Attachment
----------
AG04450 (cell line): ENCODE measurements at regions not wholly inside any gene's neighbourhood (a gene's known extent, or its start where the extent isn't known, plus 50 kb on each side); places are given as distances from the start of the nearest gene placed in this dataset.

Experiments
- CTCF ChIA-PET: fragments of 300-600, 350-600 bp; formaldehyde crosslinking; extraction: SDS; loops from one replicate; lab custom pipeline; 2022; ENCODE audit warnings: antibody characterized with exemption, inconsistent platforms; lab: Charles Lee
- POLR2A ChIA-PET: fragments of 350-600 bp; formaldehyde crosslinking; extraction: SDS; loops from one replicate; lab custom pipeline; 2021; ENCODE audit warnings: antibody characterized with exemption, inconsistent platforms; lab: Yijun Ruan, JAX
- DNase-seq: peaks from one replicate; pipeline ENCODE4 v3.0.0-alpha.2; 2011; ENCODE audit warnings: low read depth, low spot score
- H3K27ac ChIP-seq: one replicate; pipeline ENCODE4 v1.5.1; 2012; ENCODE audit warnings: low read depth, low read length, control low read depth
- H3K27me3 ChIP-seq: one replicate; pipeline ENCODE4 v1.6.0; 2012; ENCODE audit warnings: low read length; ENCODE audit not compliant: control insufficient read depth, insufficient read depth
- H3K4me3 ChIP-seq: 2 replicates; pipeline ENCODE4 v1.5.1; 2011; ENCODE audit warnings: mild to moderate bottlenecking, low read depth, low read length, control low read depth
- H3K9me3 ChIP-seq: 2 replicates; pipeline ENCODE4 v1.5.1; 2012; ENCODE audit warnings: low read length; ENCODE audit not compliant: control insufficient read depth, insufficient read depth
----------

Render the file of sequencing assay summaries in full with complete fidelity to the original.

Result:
AG04450 (cell line): ENCODE measurements at regions not wholly inside any gene's neighbourhood (a gene's known extent, or its start where the extent isn't known, plus 50 kb on each side); places are given as distances from the start of the nearest gene placed in this dataset.

Experiments
- CTCF ChIA-PET: fragments of 300-600, 350-600 bp; formaldehyde crosslinking; extraction: SDS; loops from one replicate; lab custom pipeline; 2022; ENCODE audit warnings: antibody characterized with exemption, inconsistent platforms; lab: Charles Lee
- POLR2A ChIA-PET: fragments of 350-600 bp; formaldehyde crosslinking; extraction: SDS; loops from one replicate; lab custom pipeline; 2021; ENCODE audit warnings: antibody characterized with exemption, inconsistent platforms; lab: Yijun Ruan, JAX
- DNase-seq: peaks from one replicate; pipeline ENCODE4 v3.0.0-alpha.2; 2011; ENCODE audit warnings: low read depth, low spot score
- H3K27ac ChIP-seq: one replicate; pipeline ENCODE4 v1.5.1; 2012; ENCODE audit warnings: low read depth, low read length, control low read depth
- H3K27me3 ChIP-seq: one replicate; pipeline ENCODE4 v1.6.0; 2012; ENCODE audit warnings: low read length; ENCODE audit not compliant: control insufficient read depth, insufficient read depth
- H3K4me3 ChIP-seq: 2 replicates; pipeline ENCODE4 v1.5.1; 2011; ENCODE audit warnings: mild to moderate bottlenecking, low read depth, low read length, control low read depth
- H3K9me3 ChIP-seq: 2 replicates; pipeline ENCODE4 v1.5.1; 2012; ENCODE audit warnings: low read length; ENCODE audit not compliant: control insufficient read depth, insufficient read depth